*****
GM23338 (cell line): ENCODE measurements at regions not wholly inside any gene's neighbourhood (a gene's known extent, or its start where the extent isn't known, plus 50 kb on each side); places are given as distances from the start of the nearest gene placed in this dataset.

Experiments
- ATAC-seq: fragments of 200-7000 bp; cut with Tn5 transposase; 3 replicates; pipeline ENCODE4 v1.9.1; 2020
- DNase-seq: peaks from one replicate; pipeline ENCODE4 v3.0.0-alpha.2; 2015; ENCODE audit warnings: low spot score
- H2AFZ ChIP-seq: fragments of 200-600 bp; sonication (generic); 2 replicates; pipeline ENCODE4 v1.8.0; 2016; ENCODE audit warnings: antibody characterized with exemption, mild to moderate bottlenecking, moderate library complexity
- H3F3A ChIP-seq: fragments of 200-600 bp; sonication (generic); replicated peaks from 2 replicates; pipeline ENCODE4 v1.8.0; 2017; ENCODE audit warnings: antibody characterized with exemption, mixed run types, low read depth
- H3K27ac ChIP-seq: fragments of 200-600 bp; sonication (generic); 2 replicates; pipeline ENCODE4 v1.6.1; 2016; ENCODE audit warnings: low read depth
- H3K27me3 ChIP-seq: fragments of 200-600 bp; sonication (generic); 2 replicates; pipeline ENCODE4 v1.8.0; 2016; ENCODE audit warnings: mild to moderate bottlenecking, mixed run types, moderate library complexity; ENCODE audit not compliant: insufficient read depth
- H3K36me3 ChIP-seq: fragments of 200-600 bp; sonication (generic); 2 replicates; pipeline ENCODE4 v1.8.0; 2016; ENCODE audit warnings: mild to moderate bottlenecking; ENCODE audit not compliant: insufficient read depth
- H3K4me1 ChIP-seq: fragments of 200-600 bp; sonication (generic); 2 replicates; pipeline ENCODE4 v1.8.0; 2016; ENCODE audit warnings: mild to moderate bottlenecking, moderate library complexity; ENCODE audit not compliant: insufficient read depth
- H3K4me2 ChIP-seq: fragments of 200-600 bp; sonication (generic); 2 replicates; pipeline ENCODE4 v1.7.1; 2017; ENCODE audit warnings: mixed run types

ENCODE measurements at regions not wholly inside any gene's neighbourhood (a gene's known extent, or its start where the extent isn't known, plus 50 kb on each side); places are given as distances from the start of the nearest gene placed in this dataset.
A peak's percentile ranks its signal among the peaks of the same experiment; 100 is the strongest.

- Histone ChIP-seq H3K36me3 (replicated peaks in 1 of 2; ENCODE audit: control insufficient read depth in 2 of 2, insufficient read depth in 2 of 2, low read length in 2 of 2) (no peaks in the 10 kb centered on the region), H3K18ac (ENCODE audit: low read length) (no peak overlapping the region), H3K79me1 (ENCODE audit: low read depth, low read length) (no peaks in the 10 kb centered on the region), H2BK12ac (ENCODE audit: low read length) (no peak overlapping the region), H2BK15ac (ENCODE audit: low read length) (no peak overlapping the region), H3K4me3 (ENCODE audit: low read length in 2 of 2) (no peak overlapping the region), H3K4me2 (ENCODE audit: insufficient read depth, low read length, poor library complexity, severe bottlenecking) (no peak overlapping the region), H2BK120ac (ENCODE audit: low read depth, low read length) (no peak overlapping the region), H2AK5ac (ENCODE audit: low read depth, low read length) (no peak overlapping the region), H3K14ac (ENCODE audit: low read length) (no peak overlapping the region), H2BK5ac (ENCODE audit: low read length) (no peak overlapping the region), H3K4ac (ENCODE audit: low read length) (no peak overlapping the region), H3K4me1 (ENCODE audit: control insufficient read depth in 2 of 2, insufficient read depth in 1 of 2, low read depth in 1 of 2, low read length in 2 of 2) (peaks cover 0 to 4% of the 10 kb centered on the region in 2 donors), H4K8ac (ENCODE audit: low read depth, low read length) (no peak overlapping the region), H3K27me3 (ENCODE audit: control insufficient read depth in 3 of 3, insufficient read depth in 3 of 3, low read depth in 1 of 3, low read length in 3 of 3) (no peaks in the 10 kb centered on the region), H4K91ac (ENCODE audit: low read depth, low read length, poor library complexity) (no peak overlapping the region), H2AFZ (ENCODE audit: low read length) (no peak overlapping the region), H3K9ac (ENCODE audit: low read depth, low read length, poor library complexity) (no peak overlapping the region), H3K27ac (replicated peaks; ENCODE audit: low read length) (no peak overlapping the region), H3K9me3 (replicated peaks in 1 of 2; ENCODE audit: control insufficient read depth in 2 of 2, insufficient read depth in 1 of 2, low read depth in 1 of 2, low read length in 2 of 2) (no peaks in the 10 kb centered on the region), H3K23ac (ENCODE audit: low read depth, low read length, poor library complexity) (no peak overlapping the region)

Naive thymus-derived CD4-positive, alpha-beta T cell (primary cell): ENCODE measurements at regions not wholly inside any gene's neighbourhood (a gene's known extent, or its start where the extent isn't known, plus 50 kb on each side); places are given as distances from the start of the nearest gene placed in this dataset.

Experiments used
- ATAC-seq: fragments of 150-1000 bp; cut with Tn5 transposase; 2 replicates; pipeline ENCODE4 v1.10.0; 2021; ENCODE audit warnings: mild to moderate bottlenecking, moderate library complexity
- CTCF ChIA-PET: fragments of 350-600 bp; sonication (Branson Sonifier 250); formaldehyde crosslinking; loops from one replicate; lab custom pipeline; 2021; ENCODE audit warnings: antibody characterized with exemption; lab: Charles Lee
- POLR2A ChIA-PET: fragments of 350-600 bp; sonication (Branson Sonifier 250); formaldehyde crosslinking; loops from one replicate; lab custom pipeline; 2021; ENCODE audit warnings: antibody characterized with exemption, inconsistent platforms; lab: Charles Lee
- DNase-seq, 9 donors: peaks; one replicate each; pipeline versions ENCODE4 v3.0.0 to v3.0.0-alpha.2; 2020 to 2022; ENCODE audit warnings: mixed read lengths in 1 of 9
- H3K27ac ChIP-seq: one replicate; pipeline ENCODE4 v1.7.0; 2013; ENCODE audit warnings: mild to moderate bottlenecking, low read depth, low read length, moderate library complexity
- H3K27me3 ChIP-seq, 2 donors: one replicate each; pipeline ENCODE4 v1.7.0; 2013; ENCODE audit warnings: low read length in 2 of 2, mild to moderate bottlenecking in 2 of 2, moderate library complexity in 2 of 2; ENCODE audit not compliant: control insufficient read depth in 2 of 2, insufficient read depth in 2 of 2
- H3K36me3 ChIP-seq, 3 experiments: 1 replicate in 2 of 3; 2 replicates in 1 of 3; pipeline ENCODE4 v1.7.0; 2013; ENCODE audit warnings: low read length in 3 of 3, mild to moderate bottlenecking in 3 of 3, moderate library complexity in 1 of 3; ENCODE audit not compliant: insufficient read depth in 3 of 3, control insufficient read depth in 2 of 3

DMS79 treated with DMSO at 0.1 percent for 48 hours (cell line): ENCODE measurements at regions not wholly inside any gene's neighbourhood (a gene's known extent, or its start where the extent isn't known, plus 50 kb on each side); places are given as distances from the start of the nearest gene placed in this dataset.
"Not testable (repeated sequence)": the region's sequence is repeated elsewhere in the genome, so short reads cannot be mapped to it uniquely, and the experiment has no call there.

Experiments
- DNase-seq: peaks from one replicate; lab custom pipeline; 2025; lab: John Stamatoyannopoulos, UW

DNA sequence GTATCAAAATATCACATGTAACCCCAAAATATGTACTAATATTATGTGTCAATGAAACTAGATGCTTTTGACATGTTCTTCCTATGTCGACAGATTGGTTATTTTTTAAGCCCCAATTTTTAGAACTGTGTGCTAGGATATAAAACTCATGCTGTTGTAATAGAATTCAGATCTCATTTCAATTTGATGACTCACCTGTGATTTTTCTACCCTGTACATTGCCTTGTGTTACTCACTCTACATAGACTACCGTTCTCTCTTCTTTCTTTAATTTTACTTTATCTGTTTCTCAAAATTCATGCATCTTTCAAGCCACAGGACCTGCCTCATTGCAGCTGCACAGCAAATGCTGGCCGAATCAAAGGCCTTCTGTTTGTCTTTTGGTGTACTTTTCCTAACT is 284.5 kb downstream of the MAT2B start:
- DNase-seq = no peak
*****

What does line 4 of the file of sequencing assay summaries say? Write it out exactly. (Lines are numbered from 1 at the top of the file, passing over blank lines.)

- DNase-seq: peaks from one replicate; pipeline ENCODE4 v3.0.0-alpha.2; 2015; ENCODE audit warnings: low spot score